Psychiatry and psychology in the writings of L. Ron Hubbard

Research output: Contribution to journalArticle

7 Citations (Scopus)

Abstract

Celebrity followers of the Church of Scientology have recently used their public forum to attack the modern practice of mental health. The practice of Scientology is rooted in the religious writings of its founder, L. Ron Hubbard. This paper will review the religious writings of L Ron Hubbard to understand Scientology's position on mental health. This paper reviews four of the major religious books written by L Ron Hubbard, in addition to a comprehensive overview of Scientology compiled by Scientology staff. Hubbard's theory of mind borrowed heavily from the earlier writings of Freud, until Hubbard's psychological theory extended to include a spiritual existence that goes beyond the material world. The goal of Hubbard's psychology and religion were to optimize the freedom of the individual, and he viewed psychiatry and psychology as inherently anti-spiritual and opposed to personal freedom and self-realization. Ultimately Hubbard presents a world view of potential nuclear world cataclysm, fueled by the geopolitical climate and mental health theories that dominated the mid 20th century. Hubbard's writings mirrored the times in which he lived. His views that mental health practices are inherently anti-religious, freedom-inhibiting, and brain damaging do not reflect the modern-day practices of mental health.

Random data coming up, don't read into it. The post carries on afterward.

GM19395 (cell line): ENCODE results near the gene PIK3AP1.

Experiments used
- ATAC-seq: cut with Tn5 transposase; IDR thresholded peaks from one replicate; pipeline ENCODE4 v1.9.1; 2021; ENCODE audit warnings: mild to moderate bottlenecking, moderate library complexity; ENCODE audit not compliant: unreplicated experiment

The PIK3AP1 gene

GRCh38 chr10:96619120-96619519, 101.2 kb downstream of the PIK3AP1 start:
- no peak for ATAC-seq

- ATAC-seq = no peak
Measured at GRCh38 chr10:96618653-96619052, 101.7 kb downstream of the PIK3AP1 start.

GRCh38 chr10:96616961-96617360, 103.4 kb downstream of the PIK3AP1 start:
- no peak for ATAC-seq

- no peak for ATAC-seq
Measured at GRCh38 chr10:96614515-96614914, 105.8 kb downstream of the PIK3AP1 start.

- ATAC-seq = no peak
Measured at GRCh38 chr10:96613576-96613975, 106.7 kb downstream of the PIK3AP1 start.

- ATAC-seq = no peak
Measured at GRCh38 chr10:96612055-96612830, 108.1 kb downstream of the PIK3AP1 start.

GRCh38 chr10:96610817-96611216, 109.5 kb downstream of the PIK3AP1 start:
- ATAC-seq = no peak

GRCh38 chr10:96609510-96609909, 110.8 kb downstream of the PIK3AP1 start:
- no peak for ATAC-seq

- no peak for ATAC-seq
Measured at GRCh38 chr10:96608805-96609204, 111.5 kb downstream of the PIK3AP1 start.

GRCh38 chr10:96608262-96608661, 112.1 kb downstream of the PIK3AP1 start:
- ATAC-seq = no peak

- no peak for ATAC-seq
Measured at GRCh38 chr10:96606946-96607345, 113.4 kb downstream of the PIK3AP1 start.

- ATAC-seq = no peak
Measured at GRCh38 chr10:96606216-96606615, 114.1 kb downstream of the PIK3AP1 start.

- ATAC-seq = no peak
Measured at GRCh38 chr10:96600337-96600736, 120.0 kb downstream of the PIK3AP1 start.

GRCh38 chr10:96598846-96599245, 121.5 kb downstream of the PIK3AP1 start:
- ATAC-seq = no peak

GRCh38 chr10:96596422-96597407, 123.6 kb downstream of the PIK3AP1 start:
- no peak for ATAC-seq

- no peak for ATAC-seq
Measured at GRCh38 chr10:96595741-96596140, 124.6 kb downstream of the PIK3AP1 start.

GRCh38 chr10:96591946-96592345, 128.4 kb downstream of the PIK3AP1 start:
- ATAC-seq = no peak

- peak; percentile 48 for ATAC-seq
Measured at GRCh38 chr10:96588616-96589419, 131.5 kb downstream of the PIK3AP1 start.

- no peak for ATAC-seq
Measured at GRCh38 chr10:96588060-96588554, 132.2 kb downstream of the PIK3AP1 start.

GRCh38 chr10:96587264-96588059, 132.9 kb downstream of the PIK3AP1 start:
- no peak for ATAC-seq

Original languageEnglish (US)
Pages (from-to)437-447
Number of pages11
JournalJournal of Religion and Health
Volume46
Issue number3
DOIs
StatePublished - Sep 1 2007

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Psychiatry
Mental Health
Psychology
Religion and Psychology
Psychological Theory
Theory of Mind
Climate
Scientology
Brain
Religious Writings

Keywords

  • Dianetics
  • L. Ron Hubbard
  • Mental health
  • Psychiatry
  • Psychology
  • Scientology

ASJC Scopus subject areas

  • Nursing(all)
  • Religious studies

Cite this

Psychiatry and psychology in the writings of L. Ron Hubbard. / McCall, William Vaughn.

In: Journal of Religion and Health, Vol. 46, No. 3, 01.09.2007, p. 437-447.

Research output: Contribution to journalArticle

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